Google can’t catch a break, and in this bit of news, Google seems to be the scapegoat for the failure of other companies.
Niclas Malmberg, a member of the Swedish parliament wants Google to help fund Swedish news publication along the same lines as the French model established the year before. Google, after being threatened with a “link tax,” agreed “to create a €60 million Digital Publishing Innovation Fund to help support transformative digital publishing initiatives for French readers.”
Unfortunately, the Swedish proposals are in, well, Swedish, and anybody who would want to read them would have to use Google translate to read the article. But as you can already imagine, some of the accuracy will be flying out the window due to the translation.
Another idea that Malmberg pointed to Spotify, which is another Swedish company, as another possible model for the newspaper industry. For those who uses Spotify, you know that they pay royalties based on user subscriptions. The only problem is that it isn’t exactly the same, as Google News doesn’t work the same way, as they are entirely ad supported. But despite these differences, the politician feels that Google should share some of their ad revenue with Swedish newspapers based on their traffic or market share.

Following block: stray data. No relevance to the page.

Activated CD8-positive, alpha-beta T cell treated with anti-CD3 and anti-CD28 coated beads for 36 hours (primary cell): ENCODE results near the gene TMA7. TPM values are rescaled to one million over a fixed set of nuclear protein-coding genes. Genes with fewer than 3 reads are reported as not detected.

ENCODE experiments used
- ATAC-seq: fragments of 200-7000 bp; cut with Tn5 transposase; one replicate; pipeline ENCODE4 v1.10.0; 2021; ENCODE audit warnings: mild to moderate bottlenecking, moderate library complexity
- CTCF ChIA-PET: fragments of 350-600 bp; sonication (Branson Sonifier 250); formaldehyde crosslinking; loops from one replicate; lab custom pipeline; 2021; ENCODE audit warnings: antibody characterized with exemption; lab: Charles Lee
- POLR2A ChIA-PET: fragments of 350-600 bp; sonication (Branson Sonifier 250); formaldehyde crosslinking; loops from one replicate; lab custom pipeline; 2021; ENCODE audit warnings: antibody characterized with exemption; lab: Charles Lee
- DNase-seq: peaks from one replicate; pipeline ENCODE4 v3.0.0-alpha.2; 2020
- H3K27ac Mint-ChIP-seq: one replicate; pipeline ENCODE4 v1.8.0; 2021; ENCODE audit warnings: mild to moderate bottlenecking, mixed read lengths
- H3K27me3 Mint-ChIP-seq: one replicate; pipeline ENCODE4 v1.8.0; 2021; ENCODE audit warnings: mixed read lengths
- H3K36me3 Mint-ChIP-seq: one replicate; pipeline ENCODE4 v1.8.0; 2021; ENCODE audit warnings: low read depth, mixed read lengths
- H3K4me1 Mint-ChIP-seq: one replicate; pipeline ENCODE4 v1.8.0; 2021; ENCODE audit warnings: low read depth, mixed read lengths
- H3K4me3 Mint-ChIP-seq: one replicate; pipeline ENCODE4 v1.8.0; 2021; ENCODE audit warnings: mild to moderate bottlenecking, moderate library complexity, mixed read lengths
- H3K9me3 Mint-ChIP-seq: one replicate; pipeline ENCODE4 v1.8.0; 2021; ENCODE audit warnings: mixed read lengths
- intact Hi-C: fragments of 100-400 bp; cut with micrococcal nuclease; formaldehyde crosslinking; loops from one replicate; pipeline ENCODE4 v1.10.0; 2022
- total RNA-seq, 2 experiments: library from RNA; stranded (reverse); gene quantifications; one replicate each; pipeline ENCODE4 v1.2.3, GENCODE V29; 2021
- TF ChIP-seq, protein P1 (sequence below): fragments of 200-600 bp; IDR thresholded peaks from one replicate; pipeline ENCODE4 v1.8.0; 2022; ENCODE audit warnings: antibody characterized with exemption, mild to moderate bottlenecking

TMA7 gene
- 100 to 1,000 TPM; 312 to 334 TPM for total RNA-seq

What makes this situation more believable is that Sweden is another European company, like other countries in Europe, Sweden publishers feel that Google is making money unfairly off their content and ultimately harming the industry. This is why a “link tax” has come into question, which could be used as leverage in negotiation with Google.